Most students would be thrilled at the prospect of a day off from school, but a group of Boston-area 8th graders was even more excited to spend that mini-vacation learning in class. Instead of reading, writing, and ‘rithmetic at their respective schools, 40 students from Orchard Gardens K-8 School, Dever-McCormack School, and Edwards Middle School set off to take Psychology 101 at a prestigious Ivy League university.
Although the foliage lining the campus trees that November morning was full of bright reds, oranges, and yellows, the only colors on the students’ minds as the bus pulled up to Yale University were blue and white.
“A lot of them knew that it was pretty elite, and a lot of them knew that I went there. As we walked around they kept asking me ‘did you really live here? Did you eat here?’”, said Lucy Arthur-Paratley, a Yale alumna and current AmeriCorps Teaching Fellow with Citizen Schools.
They were in for a full day on campus, starting off with a tour of the Yale art gallery and a chance to sit in on a Yale class (in addition to Psych 101, the students also enrolled in several Freshman Writing Seminars including “Beauty, Fashion, and Ethics,” “Digital Childhood,” and “The Modern Metropolis”).
As much as they enjoyed the class discussions and the gallery’s art collections, the most rewarding part of their tour was interacting with the Yale students themselves. Finding a friendly group of people is just as important in college as it is in middle school, and on this point, the 8th graders were certainly not disappointed!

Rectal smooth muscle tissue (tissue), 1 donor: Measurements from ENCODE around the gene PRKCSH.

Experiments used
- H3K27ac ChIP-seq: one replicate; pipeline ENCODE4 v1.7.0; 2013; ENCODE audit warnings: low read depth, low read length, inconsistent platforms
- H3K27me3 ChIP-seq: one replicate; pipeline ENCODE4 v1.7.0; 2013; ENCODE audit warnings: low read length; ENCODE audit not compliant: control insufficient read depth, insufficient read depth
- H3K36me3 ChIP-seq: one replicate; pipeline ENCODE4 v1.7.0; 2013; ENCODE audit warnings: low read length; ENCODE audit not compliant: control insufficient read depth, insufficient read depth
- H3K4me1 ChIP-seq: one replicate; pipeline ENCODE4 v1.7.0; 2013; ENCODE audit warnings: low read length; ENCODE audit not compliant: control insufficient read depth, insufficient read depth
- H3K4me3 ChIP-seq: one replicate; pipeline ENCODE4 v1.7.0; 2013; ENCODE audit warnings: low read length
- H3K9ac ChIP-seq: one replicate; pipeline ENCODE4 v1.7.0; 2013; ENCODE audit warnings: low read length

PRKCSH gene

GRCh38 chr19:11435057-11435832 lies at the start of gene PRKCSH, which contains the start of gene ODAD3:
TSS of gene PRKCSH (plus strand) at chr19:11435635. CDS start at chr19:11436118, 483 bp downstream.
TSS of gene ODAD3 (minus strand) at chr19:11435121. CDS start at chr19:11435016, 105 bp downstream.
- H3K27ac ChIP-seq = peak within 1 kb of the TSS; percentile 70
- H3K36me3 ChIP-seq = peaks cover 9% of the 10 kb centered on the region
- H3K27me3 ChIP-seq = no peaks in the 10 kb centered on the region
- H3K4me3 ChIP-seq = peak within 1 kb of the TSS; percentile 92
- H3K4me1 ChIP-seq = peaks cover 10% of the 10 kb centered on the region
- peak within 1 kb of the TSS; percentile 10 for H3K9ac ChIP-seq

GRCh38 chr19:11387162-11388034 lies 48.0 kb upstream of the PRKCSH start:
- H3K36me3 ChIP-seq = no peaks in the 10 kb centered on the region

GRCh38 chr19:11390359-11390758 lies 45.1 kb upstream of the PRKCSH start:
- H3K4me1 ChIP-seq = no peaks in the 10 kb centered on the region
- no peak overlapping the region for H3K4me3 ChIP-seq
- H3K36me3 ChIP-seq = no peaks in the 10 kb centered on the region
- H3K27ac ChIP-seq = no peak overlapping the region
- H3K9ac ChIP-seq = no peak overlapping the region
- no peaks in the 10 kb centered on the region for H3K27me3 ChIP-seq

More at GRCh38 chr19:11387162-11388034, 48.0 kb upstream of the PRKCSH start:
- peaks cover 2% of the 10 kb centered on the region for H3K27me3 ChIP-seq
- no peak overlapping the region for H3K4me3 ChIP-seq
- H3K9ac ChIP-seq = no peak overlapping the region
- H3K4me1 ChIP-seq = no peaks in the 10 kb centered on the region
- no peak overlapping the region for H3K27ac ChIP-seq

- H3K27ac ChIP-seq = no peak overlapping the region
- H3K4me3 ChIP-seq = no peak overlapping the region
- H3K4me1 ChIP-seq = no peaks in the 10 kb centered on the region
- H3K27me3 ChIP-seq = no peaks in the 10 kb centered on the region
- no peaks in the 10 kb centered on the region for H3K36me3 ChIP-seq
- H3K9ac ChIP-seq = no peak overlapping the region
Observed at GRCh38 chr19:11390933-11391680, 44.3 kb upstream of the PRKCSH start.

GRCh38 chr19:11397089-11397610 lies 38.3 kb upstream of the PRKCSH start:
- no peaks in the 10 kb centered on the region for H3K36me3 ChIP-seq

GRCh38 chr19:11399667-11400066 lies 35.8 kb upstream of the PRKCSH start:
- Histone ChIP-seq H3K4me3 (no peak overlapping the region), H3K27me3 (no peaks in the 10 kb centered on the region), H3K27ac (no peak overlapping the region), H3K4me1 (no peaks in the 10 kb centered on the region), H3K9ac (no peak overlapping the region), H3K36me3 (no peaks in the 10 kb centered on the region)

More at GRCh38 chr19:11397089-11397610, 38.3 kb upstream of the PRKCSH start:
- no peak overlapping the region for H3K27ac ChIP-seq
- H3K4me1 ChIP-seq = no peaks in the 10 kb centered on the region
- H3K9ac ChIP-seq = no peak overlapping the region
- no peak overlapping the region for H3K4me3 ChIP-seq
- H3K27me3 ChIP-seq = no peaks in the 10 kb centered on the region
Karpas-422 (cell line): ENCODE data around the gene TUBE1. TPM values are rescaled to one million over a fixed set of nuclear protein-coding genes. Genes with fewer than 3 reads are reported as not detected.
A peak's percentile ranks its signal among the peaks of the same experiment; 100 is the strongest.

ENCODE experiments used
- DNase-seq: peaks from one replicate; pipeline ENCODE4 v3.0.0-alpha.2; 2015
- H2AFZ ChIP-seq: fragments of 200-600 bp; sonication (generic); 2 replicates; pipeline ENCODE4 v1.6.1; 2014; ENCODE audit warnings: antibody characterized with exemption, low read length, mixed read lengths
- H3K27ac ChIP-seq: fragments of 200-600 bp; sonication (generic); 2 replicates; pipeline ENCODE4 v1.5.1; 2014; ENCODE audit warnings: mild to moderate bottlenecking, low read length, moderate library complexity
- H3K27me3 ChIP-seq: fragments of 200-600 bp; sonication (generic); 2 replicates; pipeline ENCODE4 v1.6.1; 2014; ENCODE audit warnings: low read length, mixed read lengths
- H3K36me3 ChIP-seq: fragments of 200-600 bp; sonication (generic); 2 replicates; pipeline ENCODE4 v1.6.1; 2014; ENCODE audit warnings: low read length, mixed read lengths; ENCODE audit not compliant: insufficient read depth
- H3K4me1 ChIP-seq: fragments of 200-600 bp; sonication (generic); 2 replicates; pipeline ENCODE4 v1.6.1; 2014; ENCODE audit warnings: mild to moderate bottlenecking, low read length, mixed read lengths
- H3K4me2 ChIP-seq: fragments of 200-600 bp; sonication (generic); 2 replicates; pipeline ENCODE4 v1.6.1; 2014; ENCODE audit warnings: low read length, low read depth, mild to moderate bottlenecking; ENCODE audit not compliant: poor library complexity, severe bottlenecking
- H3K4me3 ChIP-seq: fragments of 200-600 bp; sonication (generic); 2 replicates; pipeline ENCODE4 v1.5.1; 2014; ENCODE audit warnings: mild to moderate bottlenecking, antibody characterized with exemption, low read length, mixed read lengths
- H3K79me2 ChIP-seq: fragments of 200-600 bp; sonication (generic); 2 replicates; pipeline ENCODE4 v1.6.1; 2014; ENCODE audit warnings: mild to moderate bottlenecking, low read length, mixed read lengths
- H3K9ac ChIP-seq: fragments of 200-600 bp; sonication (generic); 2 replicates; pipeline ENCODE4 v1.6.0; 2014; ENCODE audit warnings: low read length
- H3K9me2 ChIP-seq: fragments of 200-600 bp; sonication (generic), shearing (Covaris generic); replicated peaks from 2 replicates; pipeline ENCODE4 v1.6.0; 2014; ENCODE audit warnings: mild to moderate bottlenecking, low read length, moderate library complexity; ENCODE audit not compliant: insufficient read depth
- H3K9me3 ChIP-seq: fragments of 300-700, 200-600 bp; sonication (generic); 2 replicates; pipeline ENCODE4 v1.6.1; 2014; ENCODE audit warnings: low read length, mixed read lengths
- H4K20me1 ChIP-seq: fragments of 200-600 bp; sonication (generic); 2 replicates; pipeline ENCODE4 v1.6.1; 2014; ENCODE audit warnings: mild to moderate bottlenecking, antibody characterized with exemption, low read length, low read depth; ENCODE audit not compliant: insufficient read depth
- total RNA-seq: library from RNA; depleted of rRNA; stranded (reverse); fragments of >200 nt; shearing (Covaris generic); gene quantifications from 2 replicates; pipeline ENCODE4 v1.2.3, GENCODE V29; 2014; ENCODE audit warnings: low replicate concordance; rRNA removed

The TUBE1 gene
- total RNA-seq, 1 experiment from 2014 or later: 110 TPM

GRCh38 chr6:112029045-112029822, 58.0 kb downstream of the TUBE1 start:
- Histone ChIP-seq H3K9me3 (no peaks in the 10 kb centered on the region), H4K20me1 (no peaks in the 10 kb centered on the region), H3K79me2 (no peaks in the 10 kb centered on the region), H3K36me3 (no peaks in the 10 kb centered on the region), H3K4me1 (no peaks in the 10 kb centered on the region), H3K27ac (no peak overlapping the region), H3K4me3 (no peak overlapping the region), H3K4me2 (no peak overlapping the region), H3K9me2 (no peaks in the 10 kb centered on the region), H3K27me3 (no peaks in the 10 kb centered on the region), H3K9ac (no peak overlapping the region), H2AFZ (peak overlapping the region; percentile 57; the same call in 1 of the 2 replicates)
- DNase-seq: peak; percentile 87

“What was interesting was that a lot of things surrounding racial protests at Yale were going on. People on campus were more sensitized to making students of color and first generation college students feel included and consciously asking themselves ‘what am I doing to make Yale a more welcoming place?’”
Another perk of this “boomerang effect” was that when Lucy invited some of her former campus mentees to lunch, more “Yalies” showed up than she had anticipated. The 8th graders spent their lunch hour with six current Yale juniors, and they immediately hit it off. Since there were bilingual students from both groups, the conversation flowed freely both in English and Spanish!
“It was a really relaxed and low key environment where they talked about everything from their favorite type of music to the best way to consume as much ice cream as possible in the dining hall.”
After lunch, the 8th graders had the chance to meet even more Yale students when they attended a panel discussion made up of first generation college students of color. Though this setting was much more formal than lunch, the 8th graders had the opportunity to ask questions about study abroad, jobs on campus, work/life balance, and picking majors. “A goal of ours is to introduce kids to students to share these experiences, and who can help them pinpoint these resources.” By the end of the visit, the students were skipping around campus courtyard singing Yale songs and cheers!
“It was a physical manifestation of their sense of belonging. I would say these visits give students a sense of ownership over the college experience and more inevitability. A clear sense that this is their path.”
Read more about the adventures of our students and teaching fellows here.